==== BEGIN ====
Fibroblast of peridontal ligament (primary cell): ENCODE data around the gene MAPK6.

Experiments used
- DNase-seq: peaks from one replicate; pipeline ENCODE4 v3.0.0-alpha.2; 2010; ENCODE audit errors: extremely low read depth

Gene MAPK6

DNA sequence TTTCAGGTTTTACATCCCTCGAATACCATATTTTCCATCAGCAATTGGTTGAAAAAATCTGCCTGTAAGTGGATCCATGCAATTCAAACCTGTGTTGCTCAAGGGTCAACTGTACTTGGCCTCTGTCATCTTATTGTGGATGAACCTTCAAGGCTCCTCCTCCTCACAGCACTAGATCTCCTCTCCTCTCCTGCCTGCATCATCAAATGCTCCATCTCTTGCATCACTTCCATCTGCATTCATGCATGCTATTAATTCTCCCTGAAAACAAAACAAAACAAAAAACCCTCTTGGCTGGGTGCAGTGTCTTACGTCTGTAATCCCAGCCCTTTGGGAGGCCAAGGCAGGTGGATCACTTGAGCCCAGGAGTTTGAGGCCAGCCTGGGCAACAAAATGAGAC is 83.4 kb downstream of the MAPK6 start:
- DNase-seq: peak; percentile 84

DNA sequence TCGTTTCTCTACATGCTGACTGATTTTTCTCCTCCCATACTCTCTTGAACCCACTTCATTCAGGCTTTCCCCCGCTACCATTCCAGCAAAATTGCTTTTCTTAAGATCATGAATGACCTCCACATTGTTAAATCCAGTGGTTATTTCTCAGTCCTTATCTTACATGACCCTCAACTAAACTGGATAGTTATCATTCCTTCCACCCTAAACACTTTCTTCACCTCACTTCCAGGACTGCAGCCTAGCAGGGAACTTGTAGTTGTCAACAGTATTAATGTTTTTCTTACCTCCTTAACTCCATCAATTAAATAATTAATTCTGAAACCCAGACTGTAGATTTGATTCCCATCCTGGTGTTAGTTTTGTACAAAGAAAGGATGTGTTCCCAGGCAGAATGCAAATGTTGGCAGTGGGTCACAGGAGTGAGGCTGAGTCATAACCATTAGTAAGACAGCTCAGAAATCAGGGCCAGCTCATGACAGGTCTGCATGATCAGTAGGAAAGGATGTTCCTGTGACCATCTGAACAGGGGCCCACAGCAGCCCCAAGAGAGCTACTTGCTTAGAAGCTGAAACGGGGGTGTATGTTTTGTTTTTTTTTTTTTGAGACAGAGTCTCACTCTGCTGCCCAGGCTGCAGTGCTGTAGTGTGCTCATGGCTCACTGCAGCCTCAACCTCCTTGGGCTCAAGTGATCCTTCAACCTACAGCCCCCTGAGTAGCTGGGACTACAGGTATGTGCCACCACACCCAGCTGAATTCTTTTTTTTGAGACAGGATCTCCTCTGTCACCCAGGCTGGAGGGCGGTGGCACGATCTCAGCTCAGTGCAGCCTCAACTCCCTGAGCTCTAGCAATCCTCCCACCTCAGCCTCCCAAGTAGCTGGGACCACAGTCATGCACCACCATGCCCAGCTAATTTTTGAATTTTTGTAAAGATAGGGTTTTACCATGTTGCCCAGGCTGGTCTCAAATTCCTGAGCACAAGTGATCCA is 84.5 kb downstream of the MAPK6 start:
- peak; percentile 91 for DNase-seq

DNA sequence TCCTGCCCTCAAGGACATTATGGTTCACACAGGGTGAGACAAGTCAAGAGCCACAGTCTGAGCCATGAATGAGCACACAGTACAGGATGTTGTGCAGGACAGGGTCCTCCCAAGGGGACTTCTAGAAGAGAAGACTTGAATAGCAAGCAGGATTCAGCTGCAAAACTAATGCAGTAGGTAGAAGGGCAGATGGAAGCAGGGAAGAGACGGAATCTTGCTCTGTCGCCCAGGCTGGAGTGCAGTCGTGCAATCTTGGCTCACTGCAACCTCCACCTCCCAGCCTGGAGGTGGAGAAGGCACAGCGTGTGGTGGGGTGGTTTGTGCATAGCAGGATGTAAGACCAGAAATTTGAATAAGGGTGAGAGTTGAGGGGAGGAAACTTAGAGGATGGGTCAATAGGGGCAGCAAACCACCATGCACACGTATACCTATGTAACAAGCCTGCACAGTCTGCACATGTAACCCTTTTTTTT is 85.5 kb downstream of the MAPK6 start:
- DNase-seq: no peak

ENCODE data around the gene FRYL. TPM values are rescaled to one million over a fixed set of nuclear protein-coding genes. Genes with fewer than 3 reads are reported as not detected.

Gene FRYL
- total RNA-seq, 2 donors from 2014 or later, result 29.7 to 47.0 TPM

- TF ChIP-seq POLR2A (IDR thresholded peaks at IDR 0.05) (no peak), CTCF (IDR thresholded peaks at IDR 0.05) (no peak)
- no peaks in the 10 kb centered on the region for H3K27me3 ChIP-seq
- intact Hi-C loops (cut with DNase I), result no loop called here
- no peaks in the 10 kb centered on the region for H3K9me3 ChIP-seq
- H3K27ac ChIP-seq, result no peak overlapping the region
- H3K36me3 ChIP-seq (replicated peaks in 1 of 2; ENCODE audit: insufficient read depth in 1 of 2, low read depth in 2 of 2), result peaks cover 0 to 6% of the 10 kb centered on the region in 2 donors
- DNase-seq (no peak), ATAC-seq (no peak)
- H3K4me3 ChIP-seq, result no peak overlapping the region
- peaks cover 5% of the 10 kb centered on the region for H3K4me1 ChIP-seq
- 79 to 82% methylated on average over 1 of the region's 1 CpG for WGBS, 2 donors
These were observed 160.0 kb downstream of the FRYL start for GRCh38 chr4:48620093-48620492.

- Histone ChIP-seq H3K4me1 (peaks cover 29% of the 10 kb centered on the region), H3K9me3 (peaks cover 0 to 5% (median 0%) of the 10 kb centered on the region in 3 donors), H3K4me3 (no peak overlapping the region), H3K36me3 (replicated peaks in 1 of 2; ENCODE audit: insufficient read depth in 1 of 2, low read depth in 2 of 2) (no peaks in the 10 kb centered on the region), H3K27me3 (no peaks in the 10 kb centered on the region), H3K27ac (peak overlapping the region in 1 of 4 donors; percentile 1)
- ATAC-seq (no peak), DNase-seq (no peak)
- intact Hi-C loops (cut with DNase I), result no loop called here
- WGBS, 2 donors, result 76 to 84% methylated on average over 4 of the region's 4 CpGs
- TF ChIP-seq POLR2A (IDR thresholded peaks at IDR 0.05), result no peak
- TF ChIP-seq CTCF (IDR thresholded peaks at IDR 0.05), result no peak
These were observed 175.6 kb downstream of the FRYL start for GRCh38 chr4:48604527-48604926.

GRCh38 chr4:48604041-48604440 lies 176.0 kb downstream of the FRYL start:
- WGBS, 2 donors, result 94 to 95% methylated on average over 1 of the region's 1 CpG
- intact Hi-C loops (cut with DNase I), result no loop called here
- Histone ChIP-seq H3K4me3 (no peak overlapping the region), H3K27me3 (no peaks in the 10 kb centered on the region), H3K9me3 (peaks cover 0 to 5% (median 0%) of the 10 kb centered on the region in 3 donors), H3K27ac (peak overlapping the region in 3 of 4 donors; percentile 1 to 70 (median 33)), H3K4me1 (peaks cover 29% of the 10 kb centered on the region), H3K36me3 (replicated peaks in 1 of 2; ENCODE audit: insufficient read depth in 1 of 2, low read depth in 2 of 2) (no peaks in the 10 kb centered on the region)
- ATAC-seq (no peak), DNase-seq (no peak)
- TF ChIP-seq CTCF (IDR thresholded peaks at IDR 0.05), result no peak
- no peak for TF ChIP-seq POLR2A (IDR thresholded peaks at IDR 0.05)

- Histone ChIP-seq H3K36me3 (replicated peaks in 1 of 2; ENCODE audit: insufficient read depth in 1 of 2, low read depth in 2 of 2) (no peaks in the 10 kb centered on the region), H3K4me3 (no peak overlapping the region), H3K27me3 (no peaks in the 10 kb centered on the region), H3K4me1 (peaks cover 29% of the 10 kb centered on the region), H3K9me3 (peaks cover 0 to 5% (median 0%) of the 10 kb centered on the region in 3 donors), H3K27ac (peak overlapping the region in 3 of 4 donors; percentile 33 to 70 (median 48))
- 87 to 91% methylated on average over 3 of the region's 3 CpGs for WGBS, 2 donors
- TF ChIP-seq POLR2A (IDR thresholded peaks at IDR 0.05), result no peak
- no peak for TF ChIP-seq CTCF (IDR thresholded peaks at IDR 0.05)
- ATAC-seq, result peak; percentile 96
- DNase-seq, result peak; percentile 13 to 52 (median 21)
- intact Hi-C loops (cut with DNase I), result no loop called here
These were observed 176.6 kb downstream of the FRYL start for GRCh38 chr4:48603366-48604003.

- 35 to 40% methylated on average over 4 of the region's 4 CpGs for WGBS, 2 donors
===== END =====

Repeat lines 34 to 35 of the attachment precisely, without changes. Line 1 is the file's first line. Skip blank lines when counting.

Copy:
- intact Hi-C loops (cut with DNase I), result no loop called here
- Histone ChIP-seq H3K4me3 (no peak overlapping the region), H3K27me3 (no peaks in the 10 kb centered on the region), H3K9me3 (peaks cover 0 to 5% (median 0%) of the 10 kb centered on the region in 3 donors), H3K27ac (peak overlapping the region in 3 of 4 donors; percentile 1 to 70 (median 33)), H3K4me1 (peaks cover 29% of the 10 kb centered on the region), H3K36me3 (replicated peaks in 1 of 2; ENCODE audit: insufficient read depth in 1 of 2, low read depth in 2 of 2) (no peaks in the 10 kb centered on the region)